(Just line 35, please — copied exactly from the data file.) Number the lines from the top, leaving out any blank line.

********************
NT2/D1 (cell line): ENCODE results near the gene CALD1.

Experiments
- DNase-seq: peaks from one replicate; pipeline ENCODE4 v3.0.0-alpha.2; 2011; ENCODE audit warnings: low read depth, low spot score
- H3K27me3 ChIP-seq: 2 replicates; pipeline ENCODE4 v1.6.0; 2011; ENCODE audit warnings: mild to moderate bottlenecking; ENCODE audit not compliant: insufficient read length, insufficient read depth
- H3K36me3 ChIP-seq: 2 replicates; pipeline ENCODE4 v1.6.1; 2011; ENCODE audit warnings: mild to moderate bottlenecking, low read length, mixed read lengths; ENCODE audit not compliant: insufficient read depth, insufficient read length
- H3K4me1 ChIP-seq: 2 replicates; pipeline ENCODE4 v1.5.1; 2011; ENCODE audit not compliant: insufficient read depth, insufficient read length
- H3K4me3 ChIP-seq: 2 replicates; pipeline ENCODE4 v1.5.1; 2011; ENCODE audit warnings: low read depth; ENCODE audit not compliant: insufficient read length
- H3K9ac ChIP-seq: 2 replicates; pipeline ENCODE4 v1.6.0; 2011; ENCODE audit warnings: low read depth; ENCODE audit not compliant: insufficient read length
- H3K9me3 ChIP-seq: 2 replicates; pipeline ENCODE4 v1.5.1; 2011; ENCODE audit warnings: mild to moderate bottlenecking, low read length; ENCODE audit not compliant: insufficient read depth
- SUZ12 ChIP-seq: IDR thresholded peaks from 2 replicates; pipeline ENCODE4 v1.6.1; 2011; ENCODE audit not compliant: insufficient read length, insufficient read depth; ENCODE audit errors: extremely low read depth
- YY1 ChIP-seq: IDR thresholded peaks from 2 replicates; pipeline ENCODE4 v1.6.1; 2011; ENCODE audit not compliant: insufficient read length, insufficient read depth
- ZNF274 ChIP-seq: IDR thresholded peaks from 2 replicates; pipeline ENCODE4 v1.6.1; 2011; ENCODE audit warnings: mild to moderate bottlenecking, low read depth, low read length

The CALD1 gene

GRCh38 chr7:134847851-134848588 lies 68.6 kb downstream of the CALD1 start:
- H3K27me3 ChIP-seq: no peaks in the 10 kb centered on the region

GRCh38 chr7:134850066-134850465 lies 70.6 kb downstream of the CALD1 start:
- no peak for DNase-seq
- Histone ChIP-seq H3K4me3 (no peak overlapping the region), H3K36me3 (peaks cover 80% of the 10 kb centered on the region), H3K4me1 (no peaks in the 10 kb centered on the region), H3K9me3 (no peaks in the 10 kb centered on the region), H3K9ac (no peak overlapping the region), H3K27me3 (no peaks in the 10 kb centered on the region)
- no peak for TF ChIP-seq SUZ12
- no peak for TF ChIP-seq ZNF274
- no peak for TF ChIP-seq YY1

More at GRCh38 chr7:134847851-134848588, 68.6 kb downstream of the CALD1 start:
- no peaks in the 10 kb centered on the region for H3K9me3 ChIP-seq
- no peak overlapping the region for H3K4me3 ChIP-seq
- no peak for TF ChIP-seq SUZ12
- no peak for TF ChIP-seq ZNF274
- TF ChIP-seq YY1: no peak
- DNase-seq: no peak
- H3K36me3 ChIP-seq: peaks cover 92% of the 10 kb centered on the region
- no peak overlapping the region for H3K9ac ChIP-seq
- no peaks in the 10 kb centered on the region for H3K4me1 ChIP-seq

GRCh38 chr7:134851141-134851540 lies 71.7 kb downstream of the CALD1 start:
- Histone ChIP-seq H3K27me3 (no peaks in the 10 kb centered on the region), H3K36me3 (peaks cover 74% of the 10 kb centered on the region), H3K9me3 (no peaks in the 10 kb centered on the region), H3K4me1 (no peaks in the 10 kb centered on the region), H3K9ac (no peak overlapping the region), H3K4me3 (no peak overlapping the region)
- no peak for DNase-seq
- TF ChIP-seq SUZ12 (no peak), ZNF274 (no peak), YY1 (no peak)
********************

- TF ChIP-seq SUZ12 (no peak), ZNF274 (no peak), YY1 (no peak)